Wednesday, October 3, 2012

Buying Citizenship in Europe (Latvia)

Kolotilovka
Kolotilovka, a Latvian Spa
Photo by Ricardo Liberato
A bit of research will reveal that there are an astonishing large number of countries you can buy your way into. However, they're either not in Europe or, like Austria's 3,000,000 Euro investment program, prohibitively expensive.

Enter Latvia. Latvia is a small country on the Western border of Russia and it's a member of the European Union. As a way to help boost their economy, the Latvian government passed a law in 2010 to allow people to gain residency for a real estate purchase or investment in business. I'll focus on the former as that gives you a place to live along with residency.

Latvian immigration law allows non-Europeans to purchase Latvian property worth 72000 Latvian lats (~103,400 euro or 133,400 USD) outside of major cities, or 150,000 lats (215,400 euro or 277,800 USD) inside of Riga and other major cities. With that and a background check (immigration authorities are keen on keeping out criminals), you can get a residency permit for five years. I've read the Latvian nationality law (English PDF) and it appears that most people will then be able to apply for citizenship in Latvia, though you'll need to speak the language, know the history, etc.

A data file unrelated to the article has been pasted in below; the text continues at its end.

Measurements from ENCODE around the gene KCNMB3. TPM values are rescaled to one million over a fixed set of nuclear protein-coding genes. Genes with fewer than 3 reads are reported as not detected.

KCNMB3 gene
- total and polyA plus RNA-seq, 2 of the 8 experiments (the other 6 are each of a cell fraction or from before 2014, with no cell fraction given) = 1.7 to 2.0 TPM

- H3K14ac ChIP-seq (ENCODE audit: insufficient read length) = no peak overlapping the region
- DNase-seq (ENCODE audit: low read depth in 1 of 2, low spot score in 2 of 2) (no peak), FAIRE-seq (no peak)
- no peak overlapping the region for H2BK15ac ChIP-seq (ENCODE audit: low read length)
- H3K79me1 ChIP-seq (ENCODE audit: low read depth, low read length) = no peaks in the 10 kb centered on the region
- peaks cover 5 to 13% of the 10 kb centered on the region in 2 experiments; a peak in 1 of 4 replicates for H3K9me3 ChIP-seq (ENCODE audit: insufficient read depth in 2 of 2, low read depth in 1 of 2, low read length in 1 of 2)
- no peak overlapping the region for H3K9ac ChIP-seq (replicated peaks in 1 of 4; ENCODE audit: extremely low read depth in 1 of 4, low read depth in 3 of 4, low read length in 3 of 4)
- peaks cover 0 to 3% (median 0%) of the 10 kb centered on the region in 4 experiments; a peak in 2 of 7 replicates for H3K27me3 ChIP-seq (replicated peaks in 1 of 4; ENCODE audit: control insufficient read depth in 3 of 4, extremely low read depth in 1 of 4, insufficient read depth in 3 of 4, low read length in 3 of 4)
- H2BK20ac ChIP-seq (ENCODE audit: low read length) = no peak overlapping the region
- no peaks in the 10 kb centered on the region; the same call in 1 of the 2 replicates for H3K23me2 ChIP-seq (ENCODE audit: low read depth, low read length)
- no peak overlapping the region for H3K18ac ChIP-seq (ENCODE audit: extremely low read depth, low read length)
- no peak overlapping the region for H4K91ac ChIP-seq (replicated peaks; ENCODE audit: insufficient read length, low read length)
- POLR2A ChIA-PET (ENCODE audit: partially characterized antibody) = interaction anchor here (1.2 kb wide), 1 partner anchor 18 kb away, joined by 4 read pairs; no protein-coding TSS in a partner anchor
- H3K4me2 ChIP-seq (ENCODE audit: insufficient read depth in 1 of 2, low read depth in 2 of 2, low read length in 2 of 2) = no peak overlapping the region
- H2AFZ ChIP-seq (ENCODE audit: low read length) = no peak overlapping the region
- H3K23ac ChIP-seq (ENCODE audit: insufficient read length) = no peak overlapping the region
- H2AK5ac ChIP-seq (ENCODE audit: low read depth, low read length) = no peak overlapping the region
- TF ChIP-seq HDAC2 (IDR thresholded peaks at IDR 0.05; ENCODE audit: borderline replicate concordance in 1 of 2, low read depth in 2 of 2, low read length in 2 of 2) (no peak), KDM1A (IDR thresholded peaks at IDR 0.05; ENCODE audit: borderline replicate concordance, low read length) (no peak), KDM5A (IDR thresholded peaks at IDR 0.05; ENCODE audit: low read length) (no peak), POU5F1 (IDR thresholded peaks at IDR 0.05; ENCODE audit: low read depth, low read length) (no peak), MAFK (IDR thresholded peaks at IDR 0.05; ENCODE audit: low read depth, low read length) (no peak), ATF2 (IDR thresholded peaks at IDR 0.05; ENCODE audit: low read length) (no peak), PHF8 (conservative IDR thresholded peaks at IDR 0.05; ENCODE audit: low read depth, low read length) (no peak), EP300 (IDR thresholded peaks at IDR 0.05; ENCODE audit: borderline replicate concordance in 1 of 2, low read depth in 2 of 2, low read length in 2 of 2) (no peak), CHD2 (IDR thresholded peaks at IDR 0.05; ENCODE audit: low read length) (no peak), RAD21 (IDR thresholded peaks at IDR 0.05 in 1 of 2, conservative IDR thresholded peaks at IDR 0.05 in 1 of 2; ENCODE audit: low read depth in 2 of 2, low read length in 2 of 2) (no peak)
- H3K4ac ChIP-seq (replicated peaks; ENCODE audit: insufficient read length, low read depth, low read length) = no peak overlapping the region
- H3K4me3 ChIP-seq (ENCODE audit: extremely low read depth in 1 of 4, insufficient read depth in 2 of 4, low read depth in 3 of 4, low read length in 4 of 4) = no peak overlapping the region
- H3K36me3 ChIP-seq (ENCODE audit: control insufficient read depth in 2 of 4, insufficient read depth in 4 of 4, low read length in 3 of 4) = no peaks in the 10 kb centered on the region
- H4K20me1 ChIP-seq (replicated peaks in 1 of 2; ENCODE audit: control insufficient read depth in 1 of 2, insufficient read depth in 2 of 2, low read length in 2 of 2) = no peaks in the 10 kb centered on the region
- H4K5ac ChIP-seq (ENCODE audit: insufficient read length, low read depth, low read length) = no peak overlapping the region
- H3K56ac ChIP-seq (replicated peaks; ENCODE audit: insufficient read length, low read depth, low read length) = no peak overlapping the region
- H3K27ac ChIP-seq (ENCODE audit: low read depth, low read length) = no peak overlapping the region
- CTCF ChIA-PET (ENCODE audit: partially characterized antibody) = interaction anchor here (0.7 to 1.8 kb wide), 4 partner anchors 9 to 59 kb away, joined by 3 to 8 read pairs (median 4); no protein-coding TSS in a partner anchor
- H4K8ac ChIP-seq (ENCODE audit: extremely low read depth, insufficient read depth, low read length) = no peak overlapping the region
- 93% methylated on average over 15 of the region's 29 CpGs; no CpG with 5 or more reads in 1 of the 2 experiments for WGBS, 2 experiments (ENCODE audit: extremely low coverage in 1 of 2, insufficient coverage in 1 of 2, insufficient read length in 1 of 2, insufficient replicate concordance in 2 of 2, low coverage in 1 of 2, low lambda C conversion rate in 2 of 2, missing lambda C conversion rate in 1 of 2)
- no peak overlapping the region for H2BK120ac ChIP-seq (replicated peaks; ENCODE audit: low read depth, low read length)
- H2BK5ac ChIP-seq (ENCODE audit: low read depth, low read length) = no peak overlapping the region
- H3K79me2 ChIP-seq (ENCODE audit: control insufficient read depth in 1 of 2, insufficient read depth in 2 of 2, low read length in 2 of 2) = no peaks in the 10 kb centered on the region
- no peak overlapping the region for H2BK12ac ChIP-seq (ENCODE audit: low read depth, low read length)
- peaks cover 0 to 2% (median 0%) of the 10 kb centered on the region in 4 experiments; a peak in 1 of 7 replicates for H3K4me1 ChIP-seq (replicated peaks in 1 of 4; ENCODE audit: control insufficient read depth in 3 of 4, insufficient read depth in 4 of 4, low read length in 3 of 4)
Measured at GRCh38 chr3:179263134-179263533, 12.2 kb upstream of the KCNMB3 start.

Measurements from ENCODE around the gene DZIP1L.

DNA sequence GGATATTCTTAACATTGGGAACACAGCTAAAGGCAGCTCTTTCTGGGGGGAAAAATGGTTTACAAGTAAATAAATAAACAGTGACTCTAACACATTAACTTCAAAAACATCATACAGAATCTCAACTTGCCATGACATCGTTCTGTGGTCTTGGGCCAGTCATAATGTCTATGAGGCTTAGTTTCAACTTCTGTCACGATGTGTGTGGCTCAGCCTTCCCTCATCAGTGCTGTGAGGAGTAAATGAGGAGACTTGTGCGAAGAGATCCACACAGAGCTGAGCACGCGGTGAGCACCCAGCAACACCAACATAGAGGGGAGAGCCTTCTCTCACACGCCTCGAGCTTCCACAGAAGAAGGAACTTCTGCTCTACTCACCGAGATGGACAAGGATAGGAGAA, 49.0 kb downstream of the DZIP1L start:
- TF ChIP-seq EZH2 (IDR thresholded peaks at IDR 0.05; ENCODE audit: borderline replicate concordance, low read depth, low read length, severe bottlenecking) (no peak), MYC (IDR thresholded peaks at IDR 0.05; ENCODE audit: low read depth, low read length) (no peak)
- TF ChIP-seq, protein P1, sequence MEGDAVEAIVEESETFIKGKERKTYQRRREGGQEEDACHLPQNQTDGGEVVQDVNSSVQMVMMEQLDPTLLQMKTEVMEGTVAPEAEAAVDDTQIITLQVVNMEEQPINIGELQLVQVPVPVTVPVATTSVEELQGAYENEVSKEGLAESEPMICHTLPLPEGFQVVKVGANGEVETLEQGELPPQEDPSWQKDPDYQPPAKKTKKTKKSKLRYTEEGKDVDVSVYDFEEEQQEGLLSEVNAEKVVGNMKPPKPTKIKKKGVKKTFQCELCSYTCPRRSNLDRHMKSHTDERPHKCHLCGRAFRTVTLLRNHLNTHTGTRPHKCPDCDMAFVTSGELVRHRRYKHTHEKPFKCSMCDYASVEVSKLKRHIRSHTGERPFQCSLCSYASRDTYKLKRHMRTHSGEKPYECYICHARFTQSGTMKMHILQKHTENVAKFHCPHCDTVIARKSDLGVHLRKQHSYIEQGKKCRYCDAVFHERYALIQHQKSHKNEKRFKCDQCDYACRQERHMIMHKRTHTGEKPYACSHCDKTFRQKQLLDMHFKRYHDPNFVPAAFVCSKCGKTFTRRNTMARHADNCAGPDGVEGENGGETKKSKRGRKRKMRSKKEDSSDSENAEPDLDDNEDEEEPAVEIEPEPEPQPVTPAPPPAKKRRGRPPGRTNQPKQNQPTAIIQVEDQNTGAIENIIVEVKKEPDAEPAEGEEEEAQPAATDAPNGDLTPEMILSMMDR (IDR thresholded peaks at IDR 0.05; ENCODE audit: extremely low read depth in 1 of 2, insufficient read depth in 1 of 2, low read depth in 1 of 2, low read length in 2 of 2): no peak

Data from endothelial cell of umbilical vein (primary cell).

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In short: if you have some spare cash, Europe is waiting for you.

This Latvian immigration scheme is unpopular with some Latvians, though most of my research suggests that this unpopularity is aimed at Russian immigrants due to a rather understandable fear of Russian influence in Latvia. Others are concerned about those who are heading to Latvia solely as a means to enter Europe and have no interest in the country itself.  There are fears that this will drive up Latvian housing prices to an unaffordable level, though the market was moribund prior to this law.  Here's a BBC video about the topic:

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Having lived in multiple countries, I am very familiar with this concern about those who do not integrate, but it's often an abstract concern: once you start to learn the language and get to know your neighbors, people everywhere tend to be friendly.

A word of caution: like any international move, this one has some major caveats. The Latvian economy is struggling and this residency scheme does not give you the right to work in Latvia (though you can bring your spouse and children). It also has the unfortunate habit of being a crossroads for various wars between neighboring countries. That being said, Lonely Planet seems quite keen on Latvia and, truth be told, if they're far enough down, perhaps the only way they can go is up?
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